Our paper entitled "Global warming and United States landfalling hurricanes" was published in Geophysical Research Letters on January 23, 2008. After publishing, the paper was covered by more than 300 newspapers worldwide plus many TV and radio shows. The report by The Associated Press and some media includes the following statement:"Critics said Wang's study is based on poor data that was rejected by scientists on the Nobel Prize-winning Intergovernmental Panel on Climate Change. They said that at times, only one in 10 North Atlantic hurricanes hit the U.S. coast, and the data reflect only a small percentage of storms around the globe. Hurricanes hitting land "are not a reliable record" for how hurricanes have changed, said Kevin Trenberth, climate analysis chief for the National Center for Atmospheric Research in Boulder, Colo."
We think that the above statement is misleading. First, we cannot find that the report of the Intergovernmental Panel on Climate Change (IPCC) rejected the data of U.S. landfalling hurricanes. Second, it should be pointed out that U.S. landfalling hurricanes, which were used in the peer-reviewed literature (e.g., Landsea 2005; Parisi and Lund 2008), account for about one third of the total North Atlantic hurricanes instead of "one in 10". U.S. landfalling hurricanes are about 5% of all global ocean basin hurricanes (i.e., hurricanes in the North Atlantic, Eastern Pacific, Northwest Pacific, South Pacific, and the Northern and Southern Indian Oceans). Because of the relatively small number, one may argue that U.S. landfalling hurricanes are not reliable indicators of hurricane activity or say that the data of U.S. landfalling hurricanes is "poor data". However, we have to keep in mind that other hurricane data have serious problems. Hurricanes were undercounted before the era of aircraft reconnaissance (around the mid-1940s) and satellite technology (the mid-1960s) since hurricanes over the open ocean during that time can be rarely detected. These hurricane data cannot be used for indicating how hurricanes have changed over the long term, without taking into account the potential missed hurricanes over the open ocean. In contrast, by far the most reliable Atlantic hurricane measurement over the long term (for example, from the early 20th century to the present) is the number of U.S. landfalling hurricanes since it excludes hurricanes over the open ocean (which never make a landfall) that can be hardly detected before aircraft reconnaissance and satellite eras. Therefore, we conclude that U.S. landfalling hurricanes are most reliable data (in contrast to "poor data" or "are not a reliable record") for studying Atlantic hurricanes over the long term. In addition, the most social impact and importance are hurricanes making landfalls. We thus believe that using U.S. landfalling hurricanes is a proper choice for our study.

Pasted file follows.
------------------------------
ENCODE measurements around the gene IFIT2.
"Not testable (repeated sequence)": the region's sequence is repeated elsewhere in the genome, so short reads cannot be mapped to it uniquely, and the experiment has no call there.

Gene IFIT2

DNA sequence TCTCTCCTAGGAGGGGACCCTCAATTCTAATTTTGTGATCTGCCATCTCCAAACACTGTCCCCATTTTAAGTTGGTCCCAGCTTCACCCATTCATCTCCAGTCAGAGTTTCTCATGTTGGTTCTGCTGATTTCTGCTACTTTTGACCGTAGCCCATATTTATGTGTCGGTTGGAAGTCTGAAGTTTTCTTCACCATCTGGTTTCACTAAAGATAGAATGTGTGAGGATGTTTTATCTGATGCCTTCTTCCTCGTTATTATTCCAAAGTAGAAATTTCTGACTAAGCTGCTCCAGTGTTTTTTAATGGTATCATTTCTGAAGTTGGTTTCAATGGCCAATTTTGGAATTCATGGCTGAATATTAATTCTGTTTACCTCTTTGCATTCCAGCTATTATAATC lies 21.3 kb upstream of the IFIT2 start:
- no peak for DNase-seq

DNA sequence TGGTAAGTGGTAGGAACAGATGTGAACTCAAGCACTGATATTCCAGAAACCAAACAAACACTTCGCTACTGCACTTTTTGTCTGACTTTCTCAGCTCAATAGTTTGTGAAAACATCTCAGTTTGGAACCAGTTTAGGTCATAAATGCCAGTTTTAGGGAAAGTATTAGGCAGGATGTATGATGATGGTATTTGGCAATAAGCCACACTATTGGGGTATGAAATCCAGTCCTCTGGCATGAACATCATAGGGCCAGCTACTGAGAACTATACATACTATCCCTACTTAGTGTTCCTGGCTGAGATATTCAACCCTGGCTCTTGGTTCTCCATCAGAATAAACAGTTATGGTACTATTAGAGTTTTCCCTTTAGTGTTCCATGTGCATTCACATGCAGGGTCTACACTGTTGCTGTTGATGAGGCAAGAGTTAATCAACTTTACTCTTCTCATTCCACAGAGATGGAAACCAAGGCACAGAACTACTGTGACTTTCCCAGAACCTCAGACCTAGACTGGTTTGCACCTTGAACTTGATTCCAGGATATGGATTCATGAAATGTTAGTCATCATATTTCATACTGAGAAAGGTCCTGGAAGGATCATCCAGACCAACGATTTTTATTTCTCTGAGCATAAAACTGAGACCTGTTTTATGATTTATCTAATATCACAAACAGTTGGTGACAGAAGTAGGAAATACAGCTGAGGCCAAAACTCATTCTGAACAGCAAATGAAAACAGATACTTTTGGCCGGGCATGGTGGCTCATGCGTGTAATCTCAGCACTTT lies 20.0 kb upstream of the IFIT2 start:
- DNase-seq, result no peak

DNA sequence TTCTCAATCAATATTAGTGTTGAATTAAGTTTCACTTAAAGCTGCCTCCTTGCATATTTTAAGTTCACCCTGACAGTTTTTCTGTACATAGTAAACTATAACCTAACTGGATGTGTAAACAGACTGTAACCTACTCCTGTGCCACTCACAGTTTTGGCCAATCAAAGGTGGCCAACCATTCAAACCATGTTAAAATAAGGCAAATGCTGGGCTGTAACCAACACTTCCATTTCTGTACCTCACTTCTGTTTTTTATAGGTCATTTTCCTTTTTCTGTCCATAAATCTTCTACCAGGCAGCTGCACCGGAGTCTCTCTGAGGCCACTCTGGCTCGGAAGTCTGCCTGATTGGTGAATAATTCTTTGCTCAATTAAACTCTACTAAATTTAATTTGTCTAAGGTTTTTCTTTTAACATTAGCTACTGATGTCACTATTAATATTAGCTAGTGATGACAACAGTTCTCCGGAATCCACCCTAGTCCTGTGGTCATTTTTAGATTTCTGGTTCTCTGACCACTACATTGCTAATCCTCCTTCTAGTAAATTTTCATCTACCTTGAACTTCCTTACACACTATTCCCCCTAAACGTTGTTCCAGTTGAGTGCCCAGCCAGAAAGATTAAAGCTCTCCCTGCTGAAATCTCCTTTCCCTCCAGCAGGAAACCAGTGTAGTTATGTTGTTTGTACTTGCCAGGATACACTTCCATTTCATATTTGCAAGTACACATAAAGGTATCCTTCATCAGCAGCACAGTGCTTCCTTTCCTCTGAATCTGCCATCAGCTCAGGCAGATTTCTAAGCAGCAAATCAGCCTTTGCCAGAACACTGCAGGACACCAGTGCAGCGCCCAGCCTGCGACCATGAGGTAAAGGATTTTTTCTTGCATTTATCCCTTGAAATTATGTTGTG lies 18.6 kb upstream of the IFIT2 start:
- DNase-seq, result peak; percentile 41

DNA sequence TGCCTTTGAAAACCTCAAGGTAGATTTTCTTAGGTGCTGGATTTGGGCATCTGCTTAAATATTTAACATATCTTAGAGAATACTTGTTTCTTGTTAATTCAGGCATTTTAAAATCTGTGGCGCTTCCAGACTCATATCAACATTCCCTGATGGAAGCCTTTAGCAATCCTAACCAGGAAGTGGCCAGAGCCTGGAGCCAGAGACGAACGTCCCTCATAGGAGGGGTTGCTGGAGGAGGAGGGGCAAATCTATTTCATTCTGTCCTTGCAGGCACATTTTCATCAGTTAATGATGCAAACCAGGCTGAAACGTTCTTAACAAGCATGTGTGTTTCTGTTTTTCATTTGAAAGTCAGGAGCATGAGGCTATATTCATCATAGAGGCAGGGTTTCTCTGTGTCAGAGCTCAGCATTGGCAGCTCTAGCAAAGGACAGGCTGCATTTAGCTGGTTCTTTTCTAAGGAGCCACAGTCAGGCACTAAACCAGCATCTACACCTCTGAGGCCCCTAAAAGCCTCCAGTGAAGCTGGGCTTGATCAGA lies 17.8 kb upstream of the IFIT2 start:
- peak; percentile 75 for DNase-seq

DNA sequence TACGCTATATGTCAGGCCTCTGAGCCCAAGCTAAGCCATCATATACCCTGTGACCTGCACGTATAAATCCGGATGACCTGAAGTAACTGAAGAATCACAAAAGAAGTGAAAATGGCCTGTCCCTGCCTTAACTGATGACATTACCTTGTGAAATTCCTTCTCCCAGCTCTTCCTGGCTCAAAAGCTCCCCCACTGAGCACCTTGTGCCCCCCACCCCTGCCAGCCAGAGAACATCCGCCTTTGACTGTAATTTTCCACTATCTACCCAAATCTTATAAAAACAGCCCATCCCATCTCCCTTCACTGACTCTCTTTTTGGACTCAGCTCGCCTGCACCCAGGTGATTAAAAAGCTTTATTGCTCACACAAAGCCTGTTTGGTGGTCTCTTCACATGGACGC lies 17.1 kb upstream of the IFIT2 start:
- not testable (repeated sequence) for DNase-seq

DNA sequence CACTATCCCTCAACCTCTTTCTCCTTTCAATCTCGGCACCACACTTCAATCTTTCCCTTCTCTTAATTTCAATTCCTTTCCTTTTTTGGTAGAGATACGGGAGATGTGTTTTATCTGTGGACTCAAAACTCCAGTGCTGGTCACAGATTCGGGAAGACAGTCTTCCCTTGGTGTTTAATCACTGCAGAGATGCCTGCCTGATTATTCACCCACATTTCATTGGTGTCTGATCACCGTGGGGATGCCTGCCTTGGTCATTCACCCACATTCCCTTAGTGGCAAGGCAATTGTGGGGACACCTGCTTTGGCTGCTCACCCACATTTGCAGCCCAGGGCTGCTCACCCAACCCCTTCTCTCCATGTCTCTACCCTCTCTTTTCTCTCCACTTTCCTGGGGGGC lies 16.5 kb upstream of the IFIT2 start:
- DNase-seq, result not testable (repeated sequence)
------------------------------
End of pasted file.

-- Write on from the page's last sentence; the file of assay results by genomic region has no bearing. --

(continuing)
Landsea, C. W., 2005: Hurricanes and global warming. Nature, 438, E11-E13.
Parisi, F., and R. Lund, 2008: Return periods of continental U.S. hurricanes. J. Climate, 21, 403-410.